Which, let's discuss that final sequence. We'd been shown so often this series that The Doctor was worried about watching Amy age in front of him – it was a major theme this episode – which meant that the final twist felt both arbitrary and crushing. That I'm calling it arbitrary isn't a slam. It was smart, unfair television, which is what gave the final scene the power that it had. After preparing ourselves to see Amy age and die, we instead saw her simply vanish from sight, sent to an unknown fate and future which the Doctor would never be able to see. Rather than face his fear, he was instead forced to never see his fear – all the more terrifying and horrible a prospect, as was clearly etched all over Matt Smith's unendingly expressive face. Amy's arc had been set up to end a certain way, yet ended in an unexpected U-Turn which gave her a memorable farewell... although one which was mainly upsetting for being so cruel.
It came about as a result of the new time paradox rule Moffat has bolted onto the show. When I mentioned Bill & Ted earlier, it wasn't a joke – that film had time travel figured out. You would never see the Doctor able to play the paradox game, for example. He can't say "I survive this adventure so I get the TARDIS and bring it to this room, so I can survive this adventure and get the TARDIS", for example. The rules have always been left vague and, well, ignored. That way Moffat can play around more and keep viewers guessing. Seeing Rory figure out the rules to his own game and prepare to kill himself in order to stop the Angels was a powerful moment, made all the stronger for the fact that Rory has always been a bit of an idiot, really.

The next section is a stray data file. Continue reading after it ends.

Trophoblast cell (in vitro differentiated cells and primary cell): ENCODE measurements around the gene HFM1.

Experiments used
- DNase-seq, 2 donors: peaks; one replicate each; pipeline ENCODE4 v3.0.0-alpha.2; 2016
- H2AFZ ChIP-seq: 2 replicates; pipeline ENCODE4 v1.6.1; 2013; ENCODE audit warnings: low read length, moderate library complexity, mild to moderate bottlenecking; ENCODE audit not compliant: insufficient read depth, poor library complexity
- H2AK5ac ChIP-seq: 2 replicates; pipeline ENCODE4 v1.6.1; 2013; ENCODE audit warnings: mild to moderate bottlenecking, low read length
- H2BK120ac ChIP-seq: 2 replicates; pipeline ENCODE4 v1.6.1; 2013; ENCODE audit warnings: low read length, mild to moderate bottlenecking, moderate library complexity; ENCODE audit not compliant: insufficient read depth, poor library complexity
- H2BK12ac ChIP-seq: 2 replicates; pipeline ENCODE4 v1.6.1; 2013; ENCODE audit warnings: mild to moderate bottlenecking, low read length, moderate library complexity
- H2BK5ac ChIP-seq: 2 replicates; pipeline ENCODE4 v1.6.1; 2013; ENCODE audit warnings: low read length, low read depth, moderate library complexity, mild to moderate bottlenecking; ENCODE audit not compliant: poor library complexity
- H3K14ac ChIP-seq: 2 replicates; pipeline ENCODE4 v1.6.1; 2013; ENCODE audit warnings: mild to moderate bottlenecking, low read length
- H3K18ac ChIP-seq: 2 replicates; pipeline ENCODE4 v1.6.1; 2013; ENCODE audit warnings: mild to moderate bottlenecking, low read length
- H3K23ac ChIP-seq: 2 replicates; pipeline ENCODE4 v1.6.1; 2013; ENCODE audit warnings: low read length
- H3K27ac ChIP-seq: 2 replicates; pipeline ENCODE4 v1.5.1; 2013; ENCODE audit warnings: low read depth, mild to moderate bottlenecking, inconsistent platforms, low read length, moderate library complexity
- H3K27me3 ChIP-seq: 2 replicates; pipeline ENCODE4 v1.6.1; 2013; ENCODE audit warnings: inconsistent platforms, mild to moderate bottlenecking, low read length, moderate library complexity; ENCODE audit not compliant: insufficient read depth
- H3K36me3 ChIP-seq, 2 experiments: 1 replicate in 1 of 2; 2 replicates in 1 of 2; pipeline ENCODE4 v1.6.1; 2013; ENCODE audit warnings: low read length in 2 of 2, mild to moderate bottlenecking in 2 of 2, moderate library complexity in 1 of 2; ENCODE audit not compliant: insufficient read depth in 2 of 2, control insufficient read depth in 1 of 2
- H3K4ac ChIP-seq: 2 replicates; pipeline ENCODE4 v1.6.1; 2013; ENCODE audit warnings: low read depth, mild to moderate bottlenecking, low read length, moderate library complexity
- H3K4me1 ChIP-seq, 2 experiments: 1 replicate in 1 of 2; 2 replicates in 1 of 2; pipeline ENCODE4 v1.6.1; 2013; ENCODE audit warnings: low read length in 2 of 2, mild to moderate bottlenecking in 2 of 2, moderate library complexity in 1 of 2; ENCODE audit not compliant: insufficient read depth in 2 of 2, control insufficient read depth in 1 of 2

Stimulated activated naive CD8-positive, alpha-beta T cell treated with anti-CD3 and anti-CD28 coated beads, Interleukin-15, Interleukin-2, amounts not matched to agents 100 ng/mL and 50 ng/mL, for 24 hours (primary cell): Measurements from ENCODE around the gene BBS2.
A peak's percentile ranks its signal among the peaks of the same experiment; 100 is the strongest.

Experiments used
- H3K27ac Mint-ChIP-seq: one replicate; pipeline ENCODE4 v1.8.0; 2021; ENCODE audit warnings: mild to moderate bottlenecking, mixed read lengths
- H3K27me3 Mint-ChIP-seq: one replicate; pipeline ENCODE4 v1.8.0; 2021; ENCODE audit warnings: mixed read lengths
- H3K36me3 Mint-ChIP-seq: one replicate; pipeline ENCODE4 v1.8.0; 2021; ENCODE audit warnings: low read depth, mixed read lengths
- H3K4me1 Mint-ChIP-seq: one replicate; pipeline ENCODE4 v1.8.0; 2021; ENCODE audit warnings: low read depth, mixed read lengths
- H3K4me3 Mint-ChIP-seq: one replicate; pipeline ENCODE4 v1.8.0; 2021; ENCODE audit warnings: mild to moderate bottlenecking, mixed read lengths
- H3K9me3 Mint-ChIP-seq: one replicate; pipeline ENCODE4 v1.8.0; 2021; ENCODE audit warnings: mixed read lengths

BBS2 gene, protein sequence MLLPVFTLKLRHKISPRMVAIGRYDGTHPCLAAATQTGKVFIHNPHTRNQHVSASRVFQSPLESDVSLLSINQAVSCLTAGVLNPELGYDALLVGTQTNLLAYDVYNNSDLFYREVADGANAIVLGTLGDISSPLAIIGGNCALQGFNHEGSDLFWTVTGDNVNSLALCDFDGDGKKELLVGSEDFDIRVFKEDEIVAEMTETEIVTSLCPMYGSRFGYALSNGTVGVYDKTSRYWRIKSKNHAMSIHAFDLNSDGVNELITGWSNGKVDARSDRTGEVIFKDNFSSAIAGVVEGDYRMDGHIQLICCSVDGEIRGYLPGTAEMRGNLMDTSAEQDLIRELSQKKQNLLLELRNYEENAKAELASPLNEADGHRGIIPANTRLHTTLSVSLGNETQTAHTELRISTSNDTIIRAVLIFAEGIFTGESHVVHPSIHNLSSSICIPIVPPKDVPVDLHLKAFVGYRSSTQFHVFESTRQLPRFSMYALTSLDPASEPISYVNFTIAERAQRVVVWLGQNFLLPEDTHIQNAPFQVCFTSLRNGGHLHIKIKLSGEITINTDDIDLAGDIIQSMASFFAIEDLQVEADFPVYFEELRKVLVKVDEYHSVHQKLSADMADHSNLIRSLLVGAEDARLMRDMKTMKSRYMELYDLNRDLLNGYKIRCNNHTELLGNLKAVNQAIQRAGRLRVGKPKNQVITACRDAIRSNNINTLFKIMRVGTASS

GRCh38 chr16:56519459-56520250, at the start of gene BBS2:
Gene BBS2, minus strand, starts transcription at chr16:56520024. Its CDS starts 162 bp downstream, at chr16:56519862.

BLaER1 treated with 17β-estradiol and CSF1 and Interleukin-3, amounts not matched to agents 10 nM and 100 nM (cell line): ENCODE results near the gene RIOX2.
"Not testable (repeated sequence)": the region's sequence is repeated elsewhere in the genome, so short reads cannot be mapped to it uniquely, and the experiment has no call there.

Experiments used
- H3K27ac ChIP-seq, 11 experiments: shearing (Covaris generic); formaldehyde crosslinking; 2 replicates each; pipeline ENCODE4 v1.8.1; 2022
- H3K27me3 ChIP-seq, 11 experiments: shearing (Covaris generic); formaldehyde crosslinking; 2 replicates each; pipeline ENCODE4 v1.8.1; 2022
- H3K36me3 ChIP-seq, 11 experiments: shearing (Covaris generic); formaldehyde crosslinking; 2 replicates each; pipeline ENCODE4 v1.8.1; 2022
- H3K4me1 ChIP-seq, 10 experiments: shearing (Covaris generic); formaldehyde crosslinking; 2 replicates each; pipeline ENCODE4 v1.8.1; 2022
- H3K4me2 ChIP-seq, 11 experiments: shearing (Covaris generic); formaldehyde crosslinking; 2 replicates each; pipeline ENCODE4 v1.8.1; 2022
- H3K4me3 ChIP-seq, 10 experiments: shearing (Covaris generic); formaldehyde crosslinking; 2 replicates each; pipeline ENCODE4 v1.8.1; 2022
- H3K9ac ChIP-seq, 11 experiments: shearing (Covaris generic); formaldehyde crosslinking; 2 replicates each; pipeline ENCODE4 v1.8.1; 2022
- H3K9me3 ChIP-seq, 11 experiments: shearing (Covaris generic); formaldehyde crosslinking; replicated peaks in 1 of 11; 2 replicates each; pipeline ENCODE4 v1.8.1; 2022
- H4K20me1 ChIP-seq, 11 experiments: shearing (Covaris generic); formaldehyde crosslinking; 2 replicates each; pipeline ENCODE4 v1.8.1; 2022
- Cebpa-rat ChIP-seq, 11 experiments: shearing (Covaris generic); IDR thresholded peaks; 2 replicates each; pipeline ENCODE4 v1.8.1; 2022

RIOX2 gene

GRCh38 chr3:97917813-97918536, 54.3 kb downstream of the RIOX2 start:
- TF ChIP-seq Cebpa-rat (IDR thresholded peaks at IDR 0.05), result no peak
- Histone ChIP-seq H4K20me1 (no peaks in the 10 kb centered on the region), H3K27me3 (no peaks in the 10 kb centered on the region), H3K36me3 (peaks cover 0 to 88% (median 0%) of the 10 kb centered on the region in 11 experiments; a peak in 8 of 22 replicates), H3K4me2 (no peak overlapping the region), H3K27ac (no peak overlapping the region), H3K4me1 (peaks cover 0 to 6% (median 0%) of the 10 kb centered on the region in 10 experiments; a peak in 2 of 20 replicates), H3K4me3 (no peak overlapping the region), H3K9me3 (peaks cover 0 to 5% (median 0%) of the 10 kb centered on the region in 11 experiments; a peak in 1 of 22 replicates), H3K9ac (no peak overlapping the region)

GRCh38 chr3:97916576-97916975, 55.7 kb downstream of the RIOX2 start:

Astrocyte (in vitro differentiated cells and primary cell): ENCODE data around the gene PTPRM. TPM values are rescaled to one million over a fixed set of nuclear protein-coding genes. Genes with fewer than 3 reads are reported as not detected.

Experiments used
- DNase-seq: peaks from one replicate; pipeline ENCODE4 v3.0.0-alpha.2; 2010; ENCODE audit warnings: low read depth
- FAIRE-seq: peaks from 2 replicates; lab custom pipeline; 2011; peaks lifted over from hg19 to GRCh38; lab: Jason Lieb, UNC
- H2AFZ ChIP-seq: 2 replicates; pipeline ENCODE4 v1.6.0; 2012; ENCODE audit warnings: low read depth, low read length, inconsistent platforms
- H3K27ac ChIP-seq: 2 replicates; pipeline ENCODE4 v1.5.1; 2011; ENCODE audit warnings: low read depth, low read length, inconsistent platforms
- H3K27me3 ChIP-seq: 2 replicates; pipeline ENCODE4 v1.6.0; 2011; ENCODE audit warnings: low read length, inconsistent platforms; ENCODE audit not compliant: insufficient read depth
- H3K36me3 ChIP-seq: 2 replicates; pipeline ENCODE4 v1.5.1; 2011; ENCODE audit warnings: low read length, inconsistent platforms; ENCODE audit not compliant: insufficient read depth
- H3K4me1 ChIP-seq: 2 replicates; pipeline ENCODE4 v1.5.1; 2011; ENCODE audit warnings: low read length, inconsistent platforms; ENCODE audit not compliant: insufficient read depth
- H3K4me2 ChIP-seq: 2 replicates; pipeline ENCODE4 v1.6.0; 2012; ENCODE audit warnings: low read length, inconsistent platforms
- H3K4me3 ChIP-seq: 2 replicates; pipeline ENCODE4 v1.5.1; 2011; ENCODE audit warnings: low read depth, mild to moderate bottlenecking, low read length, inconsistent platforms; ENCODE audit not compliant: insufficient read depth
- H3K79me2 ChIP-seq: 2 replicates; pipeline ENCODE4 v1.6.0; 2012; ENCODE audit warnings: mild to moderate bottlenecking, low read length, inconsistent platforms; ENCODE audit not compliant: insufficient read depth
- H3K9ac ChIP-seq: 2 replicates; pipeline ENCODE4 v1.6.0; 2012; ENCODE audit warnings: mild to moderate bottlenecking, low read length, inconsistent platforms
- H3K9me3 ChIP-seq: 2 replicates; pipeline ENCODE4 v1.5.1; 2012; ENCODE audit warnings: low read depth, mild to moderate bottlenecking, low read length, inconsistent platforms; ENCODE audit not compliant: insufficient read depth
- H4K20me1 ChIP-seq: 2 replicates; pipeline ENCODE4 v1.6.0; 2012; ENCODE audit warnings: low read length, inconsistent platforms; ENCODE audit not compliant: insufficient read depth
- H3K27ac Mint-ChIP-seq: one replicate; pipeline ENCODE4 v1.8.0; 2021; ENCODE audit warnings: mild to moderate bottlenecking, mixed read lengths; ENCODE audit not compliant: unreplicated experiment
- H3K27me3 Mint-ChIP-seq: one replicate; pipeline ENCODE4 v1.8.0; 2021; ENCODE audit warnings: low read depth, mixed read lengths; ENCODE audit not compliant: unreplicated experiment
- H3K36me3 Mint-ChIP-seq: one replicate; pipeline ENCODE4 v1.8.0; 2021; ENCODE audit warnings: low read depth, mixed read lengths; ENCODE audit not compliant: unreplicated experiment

That sequence was easily the strongest of the episode, with Karen Gillan and Arthur Darvill bringing an open honesty to the scene which has been perhaps missing over the rest of this series so far. And let's be fair – their fate is totally up for debate now. Anything could have happened to them. Due to the paradox, we have no idea where the final angel sent them (and incidentally, I was upset to not have the angry loner Doctor come out with a sledgehammer at the end and take that stone-faced git apart). I'd be all for an Amy and Rory series now, set in the past as they come to terms with their new timeline and lives without the Doctor. I'd watch the hell out of that show.
Doctor Who wraps up a massively inconsistent and heartbroken series with a decent episode. I'll see you again at Christmas, with Richard E. Grant and Jenna-Louise Coleman! Matt Smith has three more episodes now until he overtakes David Tennant's run. Let's see how he'll handle the post-Amy era -- and, more to the point, how WE'LL handle it. See you then!
Steve Morris is the head and indeed only writer for Comics Vanguard, the internet's 139th most-favorite comic-book website. You can find him on Twitter at @stevewmorris, which is mostly nonsensical gibberish you may enjoy or despise. His favorite Marvel character is Darkstar, while his favorite DC character is, also, Darkstar. He's on Team X-Men, you guys.